This is all wrapped up in the civicrm_commons module.  You can get the code with git using this command:

git clone --branch 7.x-1.x


Installing the module brings an added bonus for anyone doing a large Drupal user -> CiviCRM contact synchronization. My server timed out after about 10K user-to-contact syncs, so this drush script batches the synchronize() process. For example, to sync 50K users in batches of 10K, run (from a bash shell):

for offset in 0 10000 20000 30000 40000; do
    drush civicrm-synchronize $offset 10000
2017-03-31T06:19:58+00:00 Categories: Drupal|Tags: |

About the Author:

Fen joined CivicActions as an Engineer in 2005. Bridging the gap between the technical and business aspects of projects, he has a hand in all stages of software development, from requirements gathering and analysis to specification, implementation, documentation and maintenance. Fen is a change-maker both at work and in the world community, constantly seeking solutions to make things work better — from software to social justice and beyond.

Having spent over twenty years at the leading edge of programming, networks, system architecture, and information technology, Fen combines his deep experience and inventive drive to bring valuable improvements to CivicActions teams, processes, and clients. His pivotal contributions include:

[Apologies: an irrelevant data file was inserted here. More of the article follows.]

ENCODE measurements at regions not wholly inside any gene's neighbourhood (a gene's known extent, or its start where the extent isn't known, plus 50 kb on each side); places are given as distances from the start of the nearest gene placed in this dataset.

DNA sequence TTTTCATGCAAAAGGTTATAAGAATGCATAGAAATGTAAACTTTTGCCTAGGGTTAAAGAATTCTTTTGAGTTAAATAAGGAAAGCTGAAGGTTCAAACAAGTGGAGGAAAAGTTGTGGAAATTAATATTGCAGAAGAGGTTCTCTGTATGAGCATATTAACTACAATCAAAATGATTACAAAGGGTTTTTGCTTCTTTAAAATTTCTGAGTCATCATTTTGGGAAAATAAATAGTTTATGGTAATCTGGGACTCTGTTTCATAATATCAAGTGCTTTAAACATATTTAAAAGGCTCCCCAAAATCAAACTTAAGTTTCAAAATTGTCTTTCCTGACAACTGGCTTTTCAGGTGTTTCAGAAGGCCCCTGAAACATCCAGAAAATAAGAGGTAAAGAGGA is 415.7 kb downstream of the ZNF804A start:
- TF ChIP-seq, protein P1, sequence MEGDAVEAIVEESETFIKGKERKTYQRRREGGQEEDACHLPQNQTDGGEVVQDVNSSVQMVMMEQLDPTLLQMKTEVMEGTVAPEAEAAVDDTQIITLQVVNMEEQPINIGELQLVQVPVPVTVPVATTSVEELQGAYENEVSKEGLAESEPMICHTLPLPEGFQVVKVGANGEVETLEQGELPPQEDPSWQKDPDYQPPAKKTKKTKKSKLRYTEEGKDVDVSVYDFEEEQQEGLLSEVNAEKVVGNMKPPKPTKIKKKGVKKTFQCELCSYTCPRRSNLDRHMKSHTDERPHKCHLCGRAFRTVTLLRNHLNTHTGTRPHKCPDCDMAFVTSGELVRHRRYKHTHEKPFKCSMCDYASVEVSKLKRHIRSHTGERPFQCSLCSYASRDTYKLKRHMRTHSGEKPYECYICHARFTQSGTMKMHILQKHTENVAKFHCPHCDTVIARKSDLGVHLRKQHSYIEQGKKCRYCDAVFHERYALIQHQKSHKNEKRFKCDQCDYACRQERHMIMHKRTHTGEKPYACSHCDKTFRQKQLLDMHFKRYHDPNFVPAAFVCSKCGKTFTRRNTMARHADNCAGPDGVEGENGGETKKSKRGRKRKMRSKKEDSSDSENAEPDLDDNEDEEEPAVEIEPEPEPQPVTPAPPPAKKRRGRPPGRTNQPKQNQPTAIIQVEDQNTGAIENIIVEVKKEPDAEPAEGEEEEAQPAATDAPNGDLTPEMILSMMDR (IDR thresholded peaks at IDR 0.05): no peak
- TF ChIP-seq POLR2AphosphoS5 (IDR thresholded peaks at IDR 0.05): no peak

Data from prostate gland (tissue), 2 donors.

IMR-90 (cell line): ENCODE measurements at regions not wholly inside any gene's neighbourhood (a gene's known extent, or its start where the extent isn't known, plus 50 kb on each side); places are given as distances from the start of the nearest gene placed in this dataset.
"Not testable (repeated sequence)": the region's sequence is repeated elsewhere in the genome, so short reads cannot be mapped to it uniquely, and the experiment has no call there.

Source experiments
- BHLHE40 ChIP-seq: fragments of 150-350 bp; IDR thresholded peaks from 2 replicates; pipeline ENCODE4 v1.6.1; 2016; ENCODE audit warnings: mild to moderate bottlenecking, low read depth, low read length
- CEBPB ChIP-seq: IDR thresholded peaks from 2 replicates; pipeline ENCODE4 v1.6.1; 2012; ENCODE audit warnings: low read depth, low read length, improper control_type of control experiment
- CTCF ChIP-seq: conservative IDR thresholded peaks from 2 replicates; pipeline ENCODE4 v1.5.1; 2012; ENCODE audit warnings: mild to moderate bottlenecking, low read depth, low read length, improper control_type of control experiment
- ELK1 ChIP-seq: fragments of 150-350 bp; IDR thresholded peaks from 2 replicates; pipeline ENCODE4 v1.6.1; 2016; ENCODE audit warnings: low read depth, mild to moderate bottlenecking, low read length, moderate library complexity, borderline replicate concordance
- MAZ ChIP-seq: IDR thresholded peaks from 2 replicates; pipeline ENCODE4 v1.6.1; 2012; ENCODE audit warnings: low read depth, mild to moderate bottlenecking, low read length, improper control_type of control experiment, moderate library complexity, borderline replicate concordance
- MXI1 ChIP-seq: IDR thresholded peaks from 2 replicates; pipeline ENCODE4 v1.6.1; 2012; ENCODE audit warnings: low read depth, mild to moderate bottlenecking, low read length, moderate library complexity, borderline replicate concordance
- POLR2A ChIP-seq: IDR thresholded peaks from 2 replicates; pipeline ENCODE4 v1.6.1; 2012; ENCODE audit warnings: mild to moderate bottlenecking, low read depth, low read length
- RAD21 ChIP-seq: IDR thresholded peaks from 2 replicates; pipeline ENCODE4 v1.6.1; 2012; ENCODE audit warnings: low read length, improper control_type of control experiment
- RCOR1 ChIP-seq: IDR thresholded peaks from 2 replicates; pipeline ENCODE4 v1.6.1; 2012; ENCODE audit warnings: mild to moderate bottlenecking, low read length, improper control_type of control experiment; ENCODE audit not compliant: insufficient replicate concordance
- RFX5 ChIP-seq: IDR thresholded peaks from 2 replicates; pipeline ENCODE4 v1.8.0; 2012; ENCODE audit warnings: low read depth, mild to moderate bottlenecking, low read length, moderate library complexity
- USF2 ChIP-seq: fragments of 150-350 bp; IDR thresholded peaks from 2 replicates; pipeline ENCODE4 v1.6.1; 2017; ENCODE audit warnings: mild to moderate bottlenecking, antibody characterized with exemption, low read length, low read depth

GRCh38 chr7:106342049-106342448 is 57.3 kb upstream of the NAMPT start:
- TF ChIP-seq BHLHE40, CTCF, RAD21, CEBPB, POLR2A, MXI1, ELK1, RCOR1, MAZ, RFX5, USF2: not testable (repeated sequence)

• Developing tools to support process flow and empower distributed teams to collaborate
  • Implementing a public key management system for smooth transitions of team members
  • Co-authoring the CivicActions Security Policy to ensure the safe handling of client data
  • Adding automated testing into the tool chain for better system performance
  • Exploring the inclusion of security compliance as part of continuous integration

Fen has served many high-profile clients during his tenure at CivicActions, including Amnesty International, Buckminster Fuller Institute, Democracy Now!, the Grammys, Women’s Funding Network, CNU, Sedona, SACNAS, EJUSA, Smithsonian Institution, and FosterClub. He is currently implementing an automated compliance process as the Information System Security Officer (ISSO) for the U.S. Department of Defense Security Cooperation Agency (DSCA).

Prior to joining CivicActions, Fen made many valuable contributions to his field through the founding of two companies (OpenPrivacy and Identity Commons) and his work on the Inter-Process Communication “socket” protocol with Bill Joy at Berkeley Systems Design. He also worked for General Magic and Oracle. As a student at M.I.T., he developed the first personalized “digital newspaper,” which resulted in a grant that helped launch the M.I.T. Media Lab.

Fen earned a combined Bachelors and Masters degree in Electrical Engineering and Computer Science from the Massachusetts Institute of Technology, where he was the founder and first president of the M.I.T. Ultimate Frisbee Club. He enjoys disc golf, mountain biking, photography, and watching his teenage son play hockey.